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A park as creative as the neighborhood around it.


Maker Park is a vision for an adaptive reuse park along the Williamsburg waterfront that captures the creative ethos of the neighborhood around it—and reflects its rich history by breathing new life into the site’s industrial fabric.

The idea springs from an awareness that both our waterfront heritage and the local creative community is being wiped away at alarming speed. Maker Park is poised to achieve the acute community need for green open space while also serving as a dynamic, interactive, and educational public park that speaks to Brooklyn’s past, present, and future.

Rendering by Studio V

The site

The site for Maker Park is a waterfront parcel that was historically the home of one of Brooklyn’s most important industrial enterprises: Astral Oil Works, founded by businessman and philanthropist Charles Pratt. Pratt sold this site and used the funds to found Pratt Institute, an egalitarian and trade/maker-based school that still thrives in the heart of Brooklyn.

Pratt's Astral Oilworks

Nearly a century later, the former industrial site blossomed into a hub for hundreds of artists, makers and entrepreneurs, sitting at the very heart of Williamsburg’s thriving creative scene.

Besides its cultural and historical significance, the Bayside lot is overflowing with architectural character, including a three-story brick building with soaring ceilings and factory windows, and a series of 50-foot tall cylindrical, decommissioned fuel containers that rise from the ground to create a beautiful and other-worldly industrial topography.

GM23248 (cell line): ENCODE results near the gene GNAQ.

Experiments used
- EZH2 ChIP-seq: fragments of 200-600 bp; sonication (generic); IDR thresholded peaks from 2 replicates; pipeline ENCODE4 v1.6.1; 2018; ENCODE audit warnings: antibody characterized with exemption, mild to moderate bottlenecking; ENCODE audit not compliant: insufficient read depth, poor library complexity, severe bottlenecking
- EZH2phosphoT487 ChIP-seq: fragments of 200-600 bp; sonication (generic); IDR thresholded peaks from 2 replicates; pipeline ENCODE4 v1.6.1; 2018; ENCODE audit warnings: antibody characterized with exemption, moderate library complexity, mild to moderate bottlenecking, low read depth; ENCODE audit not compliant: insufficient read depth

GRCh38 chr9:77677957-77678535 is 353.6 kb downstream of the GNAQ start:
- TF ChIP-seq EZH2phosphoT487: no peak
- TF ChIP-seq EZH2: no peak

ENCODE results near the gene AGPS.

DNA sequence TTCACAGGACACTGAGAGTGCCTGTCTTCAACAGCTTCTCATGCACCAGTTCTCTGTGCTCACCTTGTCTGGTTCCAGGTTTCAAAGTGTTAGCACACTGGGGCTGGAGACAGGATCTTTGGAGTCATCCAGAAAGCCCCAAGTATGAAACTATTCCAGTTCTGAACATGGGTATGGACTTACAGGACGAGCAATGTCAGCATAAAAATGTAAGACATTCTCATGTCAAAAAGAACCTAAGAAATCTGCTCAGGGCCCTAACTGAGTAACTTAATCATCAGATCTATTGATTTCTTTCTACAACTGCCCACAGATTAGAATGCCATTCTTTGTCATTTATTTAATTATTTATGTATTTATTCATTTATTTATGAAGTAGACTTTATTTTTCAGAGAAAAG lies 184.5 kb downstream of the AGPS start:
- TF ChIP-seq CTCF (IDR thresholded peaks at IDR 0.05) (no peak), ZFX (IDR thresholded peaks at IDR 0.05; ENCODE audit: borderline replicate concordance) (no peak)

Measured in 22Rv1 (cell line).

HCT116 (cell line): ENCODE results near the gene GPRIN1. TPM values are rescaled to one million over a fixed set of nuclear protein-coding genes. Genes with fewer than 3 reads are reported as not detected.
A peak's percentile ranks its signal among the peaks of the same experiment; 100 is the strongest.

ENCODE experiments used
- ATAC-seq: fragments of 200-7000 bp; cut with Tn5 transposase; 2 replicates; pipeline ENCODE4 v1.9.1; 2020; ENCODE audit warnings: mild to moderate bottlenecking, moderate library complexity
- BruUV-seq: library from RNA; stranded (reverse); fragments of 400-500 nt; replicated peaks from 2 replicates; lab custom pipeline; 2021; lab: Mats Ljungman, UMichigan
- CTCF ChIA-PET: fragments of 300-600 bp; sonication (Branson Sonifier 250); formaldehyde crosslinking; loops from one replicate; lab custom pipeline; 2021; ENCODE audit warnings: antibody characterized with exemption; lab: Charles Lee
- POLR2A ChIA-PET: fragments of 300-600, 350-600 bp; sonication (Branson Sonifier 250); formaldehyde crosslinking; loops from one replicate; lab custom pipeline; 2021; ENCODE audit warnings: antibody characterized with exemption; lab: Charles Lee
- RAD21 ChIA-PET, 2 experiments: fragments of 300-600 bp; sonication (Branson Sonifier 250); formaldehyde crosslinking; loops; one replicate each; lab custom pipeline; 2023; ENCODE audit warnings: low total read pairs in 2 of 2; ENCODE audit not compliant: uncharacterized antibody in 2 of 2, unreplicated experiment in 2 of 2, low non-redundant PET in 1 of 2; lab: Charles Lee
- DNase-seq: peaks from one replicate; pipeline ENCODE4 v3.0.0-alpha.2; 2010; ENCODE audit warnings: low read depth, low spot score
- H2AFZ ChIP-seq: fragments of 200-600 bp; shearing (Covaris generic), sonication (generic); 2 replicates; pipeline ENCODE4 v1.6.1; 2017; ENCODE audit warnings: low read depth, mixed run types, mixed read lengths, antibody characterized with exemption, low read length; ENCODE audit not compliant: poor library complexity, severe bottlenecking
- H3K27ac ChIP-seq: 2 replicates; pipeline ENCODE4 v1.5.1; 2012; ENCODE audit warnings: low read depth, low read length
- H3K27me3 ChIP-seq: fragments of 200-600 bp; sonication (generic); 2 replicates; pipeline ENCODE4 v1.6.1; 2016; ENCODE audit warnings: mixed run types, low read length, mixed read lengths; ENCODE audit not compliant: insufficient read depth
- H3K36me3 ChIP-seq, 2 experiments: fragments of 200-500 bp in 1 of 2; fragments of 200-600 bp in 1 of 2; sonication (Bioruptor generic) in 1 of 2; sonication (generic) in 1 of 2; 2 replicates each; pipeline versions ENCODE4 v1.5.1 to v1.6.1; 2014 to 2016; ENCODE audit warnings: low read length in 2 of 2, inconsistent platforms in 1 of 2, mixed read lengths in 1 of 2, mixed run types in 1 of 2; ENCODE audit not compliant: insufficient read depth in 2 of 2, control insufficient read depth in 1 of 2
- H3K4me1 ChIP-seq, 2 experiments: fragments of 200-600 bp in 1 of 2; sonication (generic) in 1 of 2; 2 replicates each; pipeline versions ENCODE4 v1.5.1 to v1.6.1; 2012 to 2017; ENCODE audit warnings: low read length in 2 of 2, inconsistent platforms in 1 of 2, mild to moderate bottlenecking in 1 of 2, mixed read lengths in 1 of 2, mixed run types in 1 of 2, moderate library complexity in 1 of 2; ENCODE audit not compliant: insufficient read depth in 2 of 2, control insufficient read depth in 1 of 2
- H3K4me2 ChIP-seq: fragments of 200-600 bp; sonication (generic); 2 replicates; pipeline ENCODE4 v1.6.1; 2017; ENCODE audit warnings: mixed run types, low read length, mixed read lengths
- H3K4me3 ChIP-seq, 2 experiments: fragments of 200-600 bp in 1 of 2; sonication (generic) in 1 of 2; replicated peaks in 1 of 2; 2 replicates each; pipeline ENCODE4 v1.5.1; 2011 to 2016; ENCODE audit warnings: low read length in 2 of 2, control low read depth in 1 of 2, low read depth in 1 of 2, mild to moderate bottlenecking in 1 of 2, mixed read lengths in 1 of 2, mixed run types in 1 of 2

Rather than demolishing these structures, Maker Park recognizes the potential to re-imagine them as a habitable eco-system, satisfying the need for green space while creating a new kind of commons uniquely of and for Williamsburg. These fossils of Brooklyn’s bygone industrial era could be integrated into the landscape of the park, serving as an important reminder of the waterfront’s complex and layered history.

Activated for contemporary uses, the tanks could turn into viewing platforms, performances spaces, rotating sound and art exhibitions, and greenhouses. The building could be adaptively reused for community uses, as well as a community-accessible maker space that helps to expand the definition of recreation beyond traditional uses, while also reflecting the current culture of collaboration and making so central to Williamsburg’s character. The possibilities are virtually endless, but only if we embrace the rich industrial legacy that’s been left to us.

The vision for Maker Park debuted during a presentation by Stacey Anderson at the annual MAS summit in 2015.


Ten principles

  1. Preserve Brooklyn’s waterfront

    Celebrate Brooklyn’s ecological & industrial heritage

  2. Provide community amenities

    Support community maker space, culture, arts, creative industry

  3. Support the whole park

    Integrate into the greater Bushwick Inlet Park

  4. Incorporate community input

    Integrate 2007 community requests: open space, playing fields, wetlands, performance, dog run, boat house

  5. Open the park

    Utilize NYC Park’s new open design standards

  6. Maximize green space

    Provide same green space as 2007 proposal, with more diverse uses

  7. Propose real solutions

    Adress environmental, ecological, social, & economic needs

  8. Maintain an open process

    Include the public, community groups, & government agencies

  9. Clean up the site

    Employ the safest, most cost effective, least intrusive remediation strategy

  10. Create a sustainable park

    Create a sustainable economic model for community programming


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The Maker Park Team: Zachary Waldman, Karen Zabarsky, and Stacey Anderson